Road to Zero Plan: The Elimination of All Roadway Deaths By 2050
Embracing the idea that driver education never ends is one way to help ensure that the next drive you take won’t be your last.
Key to this change in mindset is making yourself aware of road conditions, always, even on streets and intersections that you’ve driven hundreds of times.
According to the National Safety Council (NSC), this mindfulness entails:
- being aware of "driver conditioning"
- taking responsibility for poor habits
- paying attention to and supporting driver-safety public service announcements and early education
- teaching children about the hazards of poor driving
The NSC is a nonprofit that works to eliminate preventable deaths. According to The Sandy Johnson Foundation “driver conditioning” is defined as: “the process through which drivers become conditioned to respond to traffic patterns and road conditions that remain consistent over an undefined period of time or distance.”
The more comfortable a driver is while driving, the less attention he or she might pay to other drivers and road conditions. These drivers can be more likely to miss subtle changes in traffic patterns or road conditions, and that can put the driver, and other drivers, at risk.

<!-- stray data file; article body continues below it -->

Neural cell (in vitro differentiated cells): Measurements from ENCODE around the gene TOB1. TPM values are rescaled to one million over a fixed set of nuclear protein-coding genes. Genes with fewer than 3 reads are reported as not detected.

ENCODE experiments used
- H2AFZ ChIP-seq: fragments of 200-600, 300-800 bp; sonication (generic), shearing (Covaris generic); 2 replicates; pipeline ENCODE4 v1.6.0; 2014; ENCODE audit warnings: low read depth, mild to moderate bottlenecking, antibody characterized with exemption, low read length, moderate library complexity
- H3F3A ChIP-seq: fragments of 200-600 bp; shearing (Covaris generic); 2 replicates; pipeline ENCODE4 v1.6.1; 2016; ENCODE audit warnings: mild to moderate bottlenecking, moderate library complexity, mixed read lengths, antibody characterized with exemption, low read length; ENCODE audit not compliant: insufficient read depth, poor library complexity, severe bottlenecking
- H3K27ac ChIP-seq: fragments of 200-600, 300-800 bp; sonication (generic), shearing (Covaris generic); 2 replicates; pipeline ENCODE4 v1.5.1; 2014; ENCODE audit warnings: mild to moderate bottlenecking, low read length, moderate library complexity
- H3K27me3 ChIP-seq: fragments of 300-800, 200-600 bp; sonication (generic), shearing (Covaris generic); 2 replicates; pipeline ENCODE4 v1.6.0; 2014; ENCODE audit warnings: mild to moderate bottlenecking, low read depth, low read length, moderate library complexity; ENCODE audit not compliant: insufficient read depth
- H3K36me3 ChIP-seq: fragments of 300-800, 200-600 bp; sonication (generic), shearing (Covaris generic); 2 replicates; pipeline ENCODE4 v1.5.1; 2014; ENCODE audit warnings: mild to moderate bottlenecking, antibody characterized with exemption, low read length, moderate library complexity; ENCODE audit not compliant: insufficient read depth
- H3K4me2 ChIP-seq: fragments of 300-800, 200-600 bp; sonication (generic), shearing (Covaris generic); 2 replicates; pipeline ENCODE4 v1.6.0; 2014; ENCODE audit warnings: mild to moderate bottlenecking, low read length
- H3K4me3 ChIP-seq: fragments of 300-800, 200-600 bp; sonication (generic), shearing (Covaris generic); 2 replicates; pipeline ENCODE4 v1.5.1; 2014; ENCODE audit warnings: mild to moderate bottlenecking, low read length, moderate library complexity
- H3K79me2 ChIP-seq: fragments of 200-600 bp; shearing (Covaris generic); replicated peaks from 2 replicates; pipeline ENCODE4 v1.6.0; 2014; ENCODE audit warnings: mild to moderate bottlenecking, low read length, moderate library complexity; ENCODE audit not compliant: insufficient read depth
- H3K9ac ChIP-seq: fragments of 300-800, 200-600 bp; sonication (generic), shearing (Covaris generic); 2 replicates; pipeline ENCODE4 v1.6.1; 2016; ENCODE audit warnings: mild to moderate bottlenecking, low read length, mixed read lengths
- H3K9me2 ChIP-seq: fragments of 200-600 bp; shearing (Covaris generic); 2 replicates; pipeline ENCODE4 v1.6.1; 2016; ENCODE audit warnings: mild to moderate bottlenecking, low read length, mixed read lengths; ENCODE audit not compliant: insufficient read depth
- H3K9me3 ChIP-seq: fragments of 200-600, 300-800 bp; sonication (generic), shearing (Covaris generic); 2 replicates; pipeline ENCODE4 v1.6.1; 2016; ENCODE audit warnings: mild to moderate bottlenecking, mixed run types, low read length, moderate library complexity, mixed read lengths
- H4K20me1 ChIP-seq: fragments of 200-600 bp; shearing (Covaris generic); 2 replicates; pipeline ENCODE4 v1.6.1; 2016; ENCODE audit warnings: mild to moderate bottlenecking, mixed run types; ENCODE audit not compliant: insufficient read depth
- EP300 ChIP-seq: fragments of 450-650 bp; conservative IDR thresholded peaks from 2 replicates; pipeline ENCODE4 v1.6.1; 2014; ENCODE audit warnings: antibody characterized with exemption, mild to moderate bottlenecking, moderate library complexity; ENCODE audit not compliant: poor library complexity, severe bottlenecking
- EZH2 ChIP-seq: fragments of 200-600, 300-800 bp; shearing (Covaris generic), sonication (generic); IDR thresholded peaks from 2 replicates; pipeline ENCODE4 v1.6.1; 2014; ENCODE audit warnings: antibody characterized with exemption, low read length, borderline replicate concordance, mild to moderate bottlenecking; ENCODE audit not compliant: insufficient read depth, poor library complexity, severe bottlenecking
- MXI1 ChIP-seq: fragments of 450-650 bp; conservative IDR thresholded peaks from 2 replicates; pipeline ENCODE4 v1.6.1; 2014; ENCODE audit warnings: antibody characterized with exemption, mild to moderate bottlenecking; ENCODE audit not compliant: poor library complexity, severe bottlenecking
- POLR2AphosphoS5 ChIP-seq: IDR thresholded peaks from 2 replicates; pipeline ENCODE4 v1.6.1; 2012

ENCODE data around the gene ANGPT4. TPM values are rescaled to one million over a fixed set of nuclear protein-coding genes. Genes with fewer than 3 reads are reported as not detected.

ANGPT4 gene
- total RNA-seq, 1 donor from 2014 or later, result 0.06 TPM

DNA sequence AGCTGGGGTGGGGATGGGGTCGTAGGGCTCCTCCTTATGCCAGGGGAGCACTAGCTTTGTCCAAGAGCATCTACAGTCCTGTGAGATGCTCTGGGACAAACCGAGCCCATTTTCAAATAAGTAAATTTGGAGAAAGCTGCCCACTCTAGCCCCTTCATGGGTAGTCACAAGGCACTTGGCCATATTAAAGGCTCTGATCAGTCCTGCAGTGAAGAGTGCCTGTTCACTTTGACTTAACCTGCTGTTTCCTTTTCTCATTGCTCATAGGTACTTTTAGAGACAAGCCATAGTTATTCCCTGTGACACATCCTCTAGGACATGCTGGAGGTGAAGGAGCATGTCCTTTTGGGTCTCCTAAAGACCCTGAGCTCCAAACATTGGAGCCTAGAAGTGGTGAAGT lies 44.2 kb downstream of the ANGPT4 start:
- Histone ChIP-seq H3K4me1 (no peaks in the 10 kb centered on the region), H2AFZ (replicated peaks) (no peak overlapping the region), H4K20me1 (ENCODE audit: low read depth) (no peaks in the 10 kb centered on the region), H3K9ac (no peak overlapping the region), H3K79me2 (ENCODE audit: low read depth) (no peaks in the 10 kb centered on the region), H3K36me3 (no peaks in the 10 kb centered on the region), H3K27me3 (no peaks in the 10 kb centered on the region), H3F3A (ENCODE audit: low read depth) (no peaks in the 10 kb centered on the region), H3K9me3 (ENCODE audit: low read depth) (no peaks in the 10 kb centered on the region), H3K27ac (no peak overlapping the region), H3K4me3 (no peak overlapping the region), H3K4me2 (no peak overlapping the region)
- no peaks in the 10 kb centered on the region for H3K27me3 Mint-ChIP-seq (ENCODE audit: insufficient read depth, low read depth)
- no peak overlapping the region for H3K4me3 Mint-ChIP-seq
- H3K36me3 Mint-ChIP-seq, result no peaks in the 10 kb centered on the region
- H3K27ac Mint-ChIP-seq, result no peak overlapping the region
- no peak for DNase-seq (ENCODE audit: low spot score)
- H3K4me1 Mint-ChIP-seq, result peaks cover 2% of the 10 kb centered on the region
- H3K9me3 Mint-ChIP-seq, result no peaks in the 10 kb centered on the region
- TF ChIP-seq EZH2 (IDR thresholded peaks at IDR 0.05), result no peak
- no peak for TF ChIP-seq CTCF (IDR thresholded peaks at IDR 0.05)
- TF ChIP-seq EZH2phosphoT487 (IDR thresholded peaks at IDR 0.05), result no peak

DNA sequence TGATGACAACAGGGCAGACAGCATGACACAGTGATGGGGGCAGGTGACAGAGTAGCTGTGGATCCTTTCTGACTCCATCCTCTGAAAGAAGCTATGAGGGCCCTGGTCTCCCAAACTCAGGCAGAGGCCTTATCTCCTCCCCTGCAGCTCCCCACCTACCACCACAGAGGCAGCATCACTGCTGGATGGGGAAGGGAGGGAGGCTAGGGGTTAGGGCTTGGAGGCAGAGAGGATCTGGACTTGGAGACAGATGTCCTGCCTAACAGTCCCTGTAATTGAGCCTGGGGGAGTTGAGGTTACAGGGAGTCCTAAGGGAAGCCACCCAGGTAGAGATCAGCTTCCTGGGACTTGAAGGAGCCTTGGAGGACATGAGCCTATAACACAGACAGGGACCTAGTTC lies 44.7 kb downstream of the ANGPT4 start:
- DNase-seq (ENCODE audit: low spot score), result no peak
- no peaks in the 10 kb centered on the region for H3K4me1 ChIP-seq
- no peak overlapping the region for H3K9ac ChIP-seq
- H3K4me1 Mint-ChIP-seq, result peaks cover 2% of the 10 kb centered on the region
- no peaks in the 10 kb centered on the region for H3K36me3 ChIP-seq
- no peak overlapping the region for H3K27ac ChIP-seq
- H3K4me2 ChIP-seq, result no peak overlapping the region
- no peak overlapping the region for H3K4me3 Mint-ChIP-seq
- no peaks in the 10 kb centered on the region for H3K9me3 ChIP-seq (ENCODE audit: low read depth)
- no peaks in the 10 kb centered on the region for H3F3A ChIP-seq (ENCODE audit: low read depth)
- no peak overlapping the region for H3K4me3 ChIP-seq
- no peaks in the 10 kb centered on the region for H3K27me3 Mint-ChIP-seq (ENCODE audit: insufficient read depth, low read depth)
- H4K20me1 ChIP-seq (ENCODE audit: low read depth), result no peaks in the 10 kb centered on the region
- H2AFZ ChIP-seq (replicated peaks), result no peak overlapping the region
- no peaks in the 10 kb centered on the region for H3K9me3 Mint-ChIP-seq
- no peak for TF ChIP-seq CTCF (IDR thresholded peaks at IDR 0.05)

How to address the dangers of driver conditioning
Options for dealing with driver conditioning and taking responsibility for poor habits include:
- Required study: Veteran drivers, and not just teens, could be required to take a test highlighting the effects of driver conditioning. Requiring an online test as part of renewing a license could instill the importance of keeping up with driver training.
- Public service announcements (PSA’s): Many drivers fail to grasp the risks they take each time they get behind the wheel. Seeing regular PSAs could help by reminding all drivers about the dangers of driver conditioning.
- Early education: Approaching parents about driver conditioning through their children is another approach. This was done with the anti-smoking campaign, with children who were taught at school about smoking’s health hazards confronting parents who smoke at home.
Each option can help deal with driver conditioning and taking responsibility for poor habits. The biggest impact on a community would occur by establishing the required study, PSA’s and early education together, enlisting help to do so from private groups and government agencies.
Is getting to zero highway deaths impossible?
Executing these steps could help in achieving the goal of eliminating all road deaths. The RAND Corporation of Santa Monica, California, working with the NSC, published a study in 2018, “THE ROAD TO ZERO: A Vision for Achieving Zero Roadway Deaths by 2050.”
Confronting driver conditioning will entail embracing technology that could equip all cars to brake automatically, warn drivers about objects in their blind spots, park themselves, adjust speed and stay in lanes. Drivers will need to embrace the development and acceptance of automation in vehicles and the need to spend money to improve infrastructure, according to the RAND report.